My constant beef with middle school religion textbooks: There is no story. They just contain a hodge-podge of information strung together. Even when a particular grade level’s book has a theme, the chapters still follow each other like a gaudy striped scarf instead of a tapestry that weaves a picture. In one unit of seventh grade, the chapters cover giving alms and St. Francis, the Eucharist, the two great commandments, and then the raising of Lazarus. Now, these are all areas ripe for discussion, which I would love to share with my seventh grade students. However, a random bunch of topics is not memorable. It is not relevant. It leads to students asking questions like, “Am I ever going to need to know any of this?” and “Why are we learning this?” and “How do we even know any of this is true, anyway?” At the beginning of Unit 3 (not ideal, but better late than never) I finally attempted to give all three grades some context. I talked about the story of salvation: God’s …

Echo Teaching Theology

Incarnation and Re-Incarnation

Taking summer Theology classes at Notre Dame last June, I heard John Cavadini say more than once, “Our children know more about re-incarnation than the Incarnation.” I thought it was catchy, and that it was a testament to Dr. Cavadini’s commitment to helping all of us taking Theology MA classes be better catechists. I didn’t imagine it was a literal comment about the knowledge of my future students. About a month later, I found myself in Indianapolis, teaching Religion to about a hundred and twenty middle school students through the Notre Dame Echo program. The topic for the seventh graders is “The Story of Jesus” and since unit one is all about the “Mystery of the Incarnation,” I devoted a couple days in class to exploring that term with my seventh graders. As soon as I put up the definition of “Incarnation” on the board, in both classes, I immediately got a hand up in the air, “Ms. Burr, isn’t that the thing where you could be an animal?” Had I not heard the phrase …

God’s Patience and the Bible

“Mr. Manfredi, why didn’t God just send Jesus right after the Fall? Why didn’t He just nip this whole sin thing in the bud?” “Why did he even bother with all these covenants before Jesus and just get to the real deal?” “Why is the Bible so cryptic? If God wants us to understand it, why not just put it more simply?” These are the kinds of questions a high school theology teacher who teaches the Scriptures hears everyday. To be sure, these are good questions. They display a higher level of thinking. These kinds of questions indicate that the wheels are turning, someone is home, there are signs of life. I love these questions. Perhaps I love them so much because they are often very difficult to answer and I love a challenge. Mostly, I love these questions because the students are clearly in the midst of learning something immeasurably valuable. They are learning to deal with the dissatisfaction and frustration that studying scripture often brings. They are learning the virtue of patience. Patience is …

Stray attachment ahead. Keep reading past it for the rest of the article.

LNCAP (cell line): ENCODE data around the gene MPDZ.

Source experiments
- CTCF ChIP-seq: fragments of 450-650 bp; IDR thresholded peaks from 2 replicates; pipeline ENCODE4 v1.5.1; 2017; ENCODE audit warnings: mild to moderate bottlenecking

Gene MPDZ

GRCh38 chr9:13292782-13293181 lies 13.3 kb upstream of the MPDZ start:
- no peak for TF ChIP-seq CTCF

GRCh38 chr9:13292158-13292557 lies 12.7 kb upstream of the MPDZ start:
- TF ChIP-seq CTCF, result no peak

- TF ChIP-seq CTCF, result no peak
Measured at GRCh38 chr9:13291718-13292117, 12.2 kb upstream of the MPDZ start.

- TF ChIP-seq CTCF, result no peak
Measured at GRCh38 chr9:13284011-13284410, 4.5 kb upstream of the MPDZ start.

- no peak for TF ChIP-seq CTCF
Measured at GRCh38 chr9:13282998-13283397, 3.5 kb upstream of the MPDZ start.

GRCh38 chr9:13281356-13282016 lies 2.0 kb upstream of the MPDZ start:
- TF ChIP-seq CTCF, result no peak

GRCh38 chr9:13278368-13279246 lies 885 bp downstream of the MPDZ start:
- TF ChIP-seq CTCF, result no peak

The Science of Love

A girl is standing in front of the teacher, a girl rather small for her age. The round face is quite childlike, while the slight body already betrays the early maturity of this southern race. The girl is clad in a peasant smock. She wears wooden shoes. But everyone, not the children only, wear them here, except those very few who belong to the so-called better circles. The brown eyes of the girl are calm under the nun’s gaze. Their expression is uninhibited and dreamy and almost apathetic. There is something in that expression which troubles Sister Marie Therese. ‘So you really know nothing of the Holy Trinity, dear child?” The girl keeps her eyes on the teacher and answers unabashed in a high, clear voice: “No, sister, I know nothing about it.” “And you’ve never even heard of it?” The girl reflects at some length. “Maybe I’ve heard about it…” The nun closes her book with a little bang. Real pain shows on her features. “I’m puzzled my child. Are you pert or indifferent …

Beauty and Theology

Throughout its long history, theology has certainly seemed more comfortable understanding itself through its claim to truth or goodness than to beauty. It is not that the connection between theology and beauty has never been notarized. One simply has to recall the early Augustine, Pseudo-Dionysius, and the Dionysian tradition to realize that this is not true—even if beginning with Tertullian and proceeding through the iconoclasm controversy and on to the Reformation, faith in the Cross made it difficult to think of theology and beauty being anything other than bitter rivals, when it came to allure and existential pledge. Of course, throughout the long histories of Catholic, Orthodox, and even Protestant theologies, there have been internal corrections. The Catholic theologian Matthias Scheeben might  represent a correction within the late nineteenth-century form of Neo-Scholasticism, with its forged alliance between propositionalism and moralism. And, of course, in the Reform tradition no theologian showed a greater openness to beauty than Jonathan Edwards, without succumbing in the slightest to the emerging temptation to elevate beauty while essentially dethroning God. Pace …